Of course we had to check out Itaewon while we were spending our weekend in Seoul. Yes, yes, we know that Itaewon is a major tourist section of the city catering directly to foreigners. We do respect this section of the city for that purpose and know that it is not a true representation of Korea. However it was close to our hotel and we wanted to go see what it was really all about.
Itaewon’s shopping area is 1.4 km in length, it stretches from the U.S. 8th Army Base eastwards towards Hannam-dong and has over 1,000 different little stores. The area is known for its night life scene with many bars and nightclubs to choose from. We noticed there are many street vendors selling shirts, jackets, and caps, scarfs, food, etc. trying to capture the late night buyer’s fancy.
While in Itaewon we checked out a few Irish pubs, grabbed a bite to eat, and strolled along the main street as well as some tucked away alleys, checked out various street vendors and little shops. We snapped a few pictures of the places that we were near or checked out and though we would share with all of you.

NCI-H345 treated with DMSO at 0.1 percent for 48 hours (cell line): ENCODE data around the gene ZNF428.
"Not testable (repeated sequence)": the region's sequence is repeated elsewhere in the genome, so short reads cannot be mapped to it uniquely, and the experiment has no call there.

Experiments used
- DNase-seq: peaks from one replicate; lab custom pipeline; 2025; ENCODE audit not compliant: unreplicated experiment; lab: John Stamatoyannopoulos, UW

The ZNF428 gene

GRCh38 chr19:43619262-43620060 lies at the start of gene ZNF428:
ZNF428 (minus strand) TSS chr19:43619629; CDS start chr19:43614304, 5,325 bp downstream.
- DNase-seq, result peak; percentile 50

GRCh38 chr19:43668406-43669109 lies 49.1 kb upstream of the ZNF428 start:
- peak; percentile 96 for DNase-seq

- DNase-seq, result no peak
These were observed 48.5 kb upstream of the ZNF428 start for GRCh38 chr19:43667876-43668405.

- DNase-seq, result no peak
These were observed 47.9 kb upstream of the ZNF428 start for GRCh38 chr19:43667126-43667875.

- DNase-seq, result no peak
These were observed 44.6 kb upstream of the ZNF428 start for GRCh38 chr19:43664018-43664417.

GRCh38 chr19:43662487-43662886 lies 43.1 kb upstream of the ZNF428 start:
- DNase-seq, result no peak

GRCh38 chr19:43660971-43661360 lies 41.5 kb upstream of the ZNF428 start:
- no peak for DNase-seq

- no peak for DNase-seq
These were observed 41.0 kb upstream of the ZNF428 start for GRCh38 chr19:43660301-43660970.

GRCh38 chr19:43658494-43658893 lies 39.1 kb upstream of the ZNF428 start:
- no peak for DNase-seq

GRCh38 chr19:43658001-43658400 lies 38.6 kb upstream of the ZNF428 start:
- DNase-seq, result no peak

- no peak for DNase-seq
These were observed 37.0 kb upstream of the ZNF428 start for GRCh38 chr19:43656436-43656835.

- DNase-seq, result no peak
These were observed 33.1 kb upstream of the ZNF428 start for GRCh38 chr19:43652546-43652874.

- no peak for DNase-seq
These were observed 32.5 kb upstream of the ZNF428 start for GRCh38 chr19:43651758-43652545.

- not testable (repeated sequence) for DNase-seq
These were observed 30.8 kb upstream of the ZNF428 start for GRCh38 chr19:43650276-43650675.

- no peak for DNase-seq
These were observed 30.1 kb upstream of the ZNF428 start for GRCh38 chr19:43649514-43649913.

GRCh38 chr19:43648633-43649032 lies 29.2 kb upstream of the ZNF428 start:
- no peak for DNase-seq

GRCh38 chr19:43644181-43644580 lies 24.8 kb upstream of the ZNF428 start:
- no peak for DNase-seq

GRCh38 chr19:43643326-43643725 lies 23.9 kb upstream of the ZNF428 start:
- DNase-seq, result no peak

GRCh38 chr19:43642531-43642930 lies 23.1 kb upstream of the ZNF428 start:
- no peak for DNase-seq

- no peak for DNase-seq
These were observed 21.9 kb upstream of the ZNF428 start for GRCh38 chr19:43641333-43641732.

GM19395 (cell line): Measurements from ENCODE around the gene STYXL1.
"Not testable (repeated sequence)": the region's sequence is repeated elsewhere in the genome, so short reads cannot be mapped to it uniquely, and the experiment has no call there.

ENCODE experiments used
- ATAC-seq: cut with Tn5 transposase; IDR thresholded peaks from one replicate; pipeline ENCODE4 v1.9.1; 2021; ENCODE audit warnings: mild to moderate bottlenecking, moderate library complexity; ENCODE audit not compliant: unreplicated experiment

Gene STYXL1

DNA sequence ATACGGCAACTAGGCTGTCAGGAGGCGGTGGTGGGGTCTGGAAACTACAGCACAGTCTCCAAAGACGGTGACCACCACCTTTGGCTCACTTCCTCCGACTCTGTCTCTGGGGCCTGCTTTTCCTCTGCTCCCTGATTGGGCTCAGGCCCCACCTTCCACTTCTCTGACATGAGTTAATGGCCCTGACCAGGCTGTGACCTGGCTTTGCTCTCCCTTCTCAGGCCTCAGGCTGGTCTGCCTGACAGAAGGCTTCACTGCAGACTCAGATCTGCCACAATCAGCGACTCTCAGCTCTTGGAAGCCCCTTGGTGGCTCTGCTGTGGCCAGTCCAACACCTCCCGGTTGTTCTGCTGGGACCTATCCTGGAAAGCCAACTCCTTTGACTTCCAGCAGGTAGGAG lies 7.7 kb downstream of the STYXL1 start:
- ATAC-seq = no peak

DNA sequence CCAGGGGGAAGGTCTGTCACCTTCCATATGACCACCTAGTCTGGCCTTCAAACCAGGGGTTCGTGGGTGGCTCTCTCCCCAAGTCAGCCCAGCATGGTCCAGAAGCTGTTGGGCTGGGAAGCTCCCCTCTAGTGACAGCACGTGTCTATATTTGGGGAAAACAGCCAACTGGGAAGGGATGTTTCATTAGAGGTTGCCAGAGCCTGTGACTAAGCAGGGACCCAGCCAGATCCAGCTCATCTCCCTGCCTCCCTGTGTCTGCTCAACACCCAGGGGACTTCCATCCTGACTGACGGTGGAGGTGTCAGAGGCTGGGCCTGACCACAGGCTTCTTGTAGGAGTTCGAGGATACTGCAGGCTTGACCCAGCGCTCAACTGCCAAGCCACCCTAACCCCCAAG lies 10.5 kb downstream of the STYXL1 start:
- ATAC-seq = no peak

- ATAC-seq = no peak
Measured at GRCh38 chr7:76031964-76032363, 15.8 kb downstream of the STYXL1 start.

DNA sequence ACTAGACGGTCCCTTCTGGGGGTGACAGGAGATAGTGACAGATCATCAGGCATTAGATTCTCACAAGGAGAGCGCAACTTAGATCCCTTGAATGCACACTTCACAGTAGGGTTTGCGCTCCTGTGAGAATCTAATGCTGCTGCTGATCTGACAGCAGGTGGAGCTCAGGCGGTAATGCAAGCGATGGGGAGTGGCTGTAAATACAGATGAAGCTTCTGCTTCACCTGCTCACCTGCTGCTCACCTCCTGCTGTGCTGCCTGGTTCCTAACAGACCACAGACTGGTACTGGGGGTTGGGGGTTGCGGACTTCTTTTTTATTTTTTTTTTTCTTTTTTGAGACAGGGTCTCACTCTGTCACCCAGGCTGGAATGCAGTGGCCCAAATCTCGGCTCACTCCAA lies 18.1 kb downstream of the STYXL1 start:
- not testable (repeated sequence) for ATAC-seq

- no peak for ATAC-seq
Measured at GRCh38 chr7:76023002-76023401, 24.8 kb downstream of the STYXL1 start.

First stop Buddha’s Belly for dinner. It was Friday night and we were starving! We started out trying to find a restaurant called the Maple Leaf restaurant that was said to serve traditional Korean food (we are sure more Americanized) but after walking around and around for 20 minutes we figured it must have went out of business. Our bellies finally did the talking and screamed feed me when we were standing out in front of a place called Buddha’s Belly. Buddha’s Belly is located just above Ushmania restaurant (2nd floor) 673 Itaewon 2 Dong, Seoul, Korea; it’s located in the Hamilton Hotel Alley. In this area you can also find Indian, Italian, Korean, American, French, Greek and other nice ethnic foods.
The menu is Thai and the chef is actually from Thailand. We still noted a bit of Korean flair in the dishes we ordered but were really impressed with the overall meal.
We didn’t capture any pictures to share as the atmosphere consists of a smaller private sized dimly lit room. The décor had a sexy-sleek appeal to it. The entrees are rather reasonably priced and cost on average 12,000-18,000 won. The service was really speedy and we enjoyed that because we were both starving!
We started off with some chicken skewers that had a peanut dipping sauce. We both ordered dishes of Pad-See-Ew and a glass of wine. Each dish at Buddha’s Belly Thai restaurant is accompanied by pots of wet and dry hot chilies and Thai fish sauce so you can season your food to taste.
Overall we both agreed that we would go back to this place if we had to.
After dinner we went grabbed a coffee at Paris Baguette (The Korean comparison to Starbucks – well if Starbucks served up tons of delicious baked goods) due to the fact that Buddha’s Belly doesn’t serve coffee on the menu. We then continued to Stoll the alley’s and found ourselves in front of the Wolfhound Irish Pub.